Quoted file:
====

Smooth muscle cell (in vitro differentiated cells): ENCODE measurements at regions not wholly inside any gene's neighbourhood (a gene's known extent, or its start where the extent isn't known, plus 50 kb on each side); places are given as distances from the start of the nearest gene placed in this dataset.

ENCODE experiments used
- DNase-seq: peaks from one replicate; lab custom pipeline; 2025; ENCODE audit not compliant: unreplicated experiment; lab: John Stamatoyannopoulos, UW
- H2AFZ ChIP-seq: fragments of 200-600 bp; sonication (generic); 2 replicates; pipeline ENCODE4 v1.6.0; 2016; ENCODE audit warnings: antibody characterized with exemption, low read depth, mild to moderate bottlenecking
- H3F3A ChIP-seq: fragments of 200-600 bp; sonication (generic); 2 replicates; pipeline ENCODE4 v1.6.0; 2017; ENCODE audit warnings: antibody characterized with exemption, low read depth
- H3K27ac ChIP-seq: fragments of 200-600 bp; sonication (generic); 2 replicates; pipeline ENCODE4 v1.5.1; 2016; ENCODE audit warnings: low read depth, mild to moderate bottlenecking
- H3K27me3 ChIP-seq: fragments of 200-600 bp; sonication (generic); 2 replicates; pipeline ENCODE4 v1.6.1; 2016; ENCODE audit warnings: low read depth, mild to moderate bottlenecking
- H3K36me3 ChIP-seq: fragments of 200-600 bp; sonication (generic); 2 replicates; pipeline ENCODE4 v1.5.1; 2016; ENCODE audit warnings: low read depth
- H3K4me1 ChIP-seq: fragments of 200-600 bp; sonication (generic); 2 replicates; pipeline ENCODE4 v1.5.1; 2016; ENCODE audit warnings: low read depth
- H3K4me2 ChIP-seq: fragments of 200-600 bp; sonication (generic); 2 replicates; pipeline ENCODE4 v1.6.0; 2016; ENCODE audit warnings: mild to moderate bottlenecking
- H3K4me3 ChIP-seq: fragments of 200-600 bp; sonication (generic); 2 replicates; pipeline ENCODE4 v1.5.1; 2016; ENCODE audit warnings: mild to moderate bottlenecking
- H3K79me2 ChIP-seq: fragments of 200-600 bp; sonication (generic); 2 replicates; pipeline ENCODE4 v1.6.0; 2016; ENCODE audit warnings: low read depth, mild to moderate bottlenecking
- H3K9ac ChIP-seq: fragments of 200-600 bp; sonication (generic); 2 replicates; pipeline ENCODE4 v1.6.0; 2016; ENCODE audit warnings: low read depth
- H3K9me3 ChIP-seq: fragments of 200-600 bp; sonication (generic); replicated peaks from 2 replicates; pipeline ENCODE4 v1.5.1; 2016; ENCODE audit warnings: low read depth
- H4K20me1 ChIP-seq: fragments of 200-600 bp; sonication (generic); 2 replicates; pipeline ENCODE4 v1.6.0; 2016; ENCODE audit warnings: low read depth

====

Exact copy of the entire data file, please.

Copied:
Smooth muscle cell (in vitro differentiated cells): ENCODE measurements at regions not wholly inside any gene's neighbourhood (a gene's known extent, or its start where the extent isn't known, plus 50 kb on each side); places are given as distances from the start of the nearest gene placed in this dataset.

ENCODE experiments used
- DNase-seq: peaks from one replicate; lab custom pipeline; 2025; ENCODE audit not compliant: unreplicated experiment; lab: John Stamatoyannopoulos, UW
- H2AFZ ChIP-seq: fragments of 200-600 bp; sonication (generic); 2 replicates; pipeline ENCODE4 v1.6.0; 2016; ENCODE audit warnings: antibody characterized with exemption, low read depth, mild to moderate bottlenecking
- H3F3A ChIP-seq: fragments of 200-600 bp; sonication (generic); 2 replicates; pipeline ENCODE4 v1.6.0; 2017; ENCODE audit warnings: antibody characterized with exemption, low read depth
- H3K27ac ChIP-seq: fragments of 200-600 bp; sonication (generic); 2 replicates; pipeline ENCODE4 v1.5.1; 2016; ENCODE audit warnings: low read depth, mild to moderate bottlenecking
- H3K27me3 ChIP-seq: fragments of 200-600 bp; sonication (generic); 2 replicates; pipeline ENCODE4 v1.6.1; 2016; ENCODE audit warnings: low read depth, mild to moderate bottlenecking
- H3K36me3 ChIP-seq: fragments of 200-600 bp; sonication (generic); 2 replicates; pipeline ENCODE4 v1.5.1; 2016; ENCODE audit warnings: low read depth
- H3K4me1 ChIP-seq: fragments of 200-600 bp; sonication (generic); 2 replicates; pipeline ENCODE4 v1.5.1; 2016; ENCODE audit warnings: low read depth
- H3K4me2 ChIP-seq: fragments of 200-600 bp; sonication (generic); 2 replicates; pipeline ENCODE4 v1.6.0; 2016; ENCODE audit warnings: mild to moderate bottlenecking
- H3K4me3 ChIP-seq: fragments of 200-600 bp; sonication (generic); 2 replicates; pipeline ENCODE4 v1.5.1; 2016; ENCODE audit warnings: mild to moderate bottlenecking
- H3K79me2 ChIP-seq: fragments of 200-600 bp; sonication (generic); 2 replicates; pipeline ENCODE4 v1.6.0; 2016; ENCODE audit warnings: low read depth, mild to moderate bottlenecking
- H3K9ac ChIP-seq: fragments of 200-600 bp; sonication (generic); 2 replicates; pipeline ENCODE4 v1.6.0; 2016; ENCODE audit warnings: low read depth
- H3K9me3 ChIP-seq: fragments of 200-600 bp; sonication (generic); replicated peaks from 2 replicates; pipeline ENCODE4 v1.5.1; 2016; ENCODE audit warnings: low read depth
- H4K20me1 ChIP-seq: fragments of 200-600 bp; sonication (generic); 2 replicates; pipeline ENCODE4 v1.6.0; 2016; ENCODE audit warnings: low read depth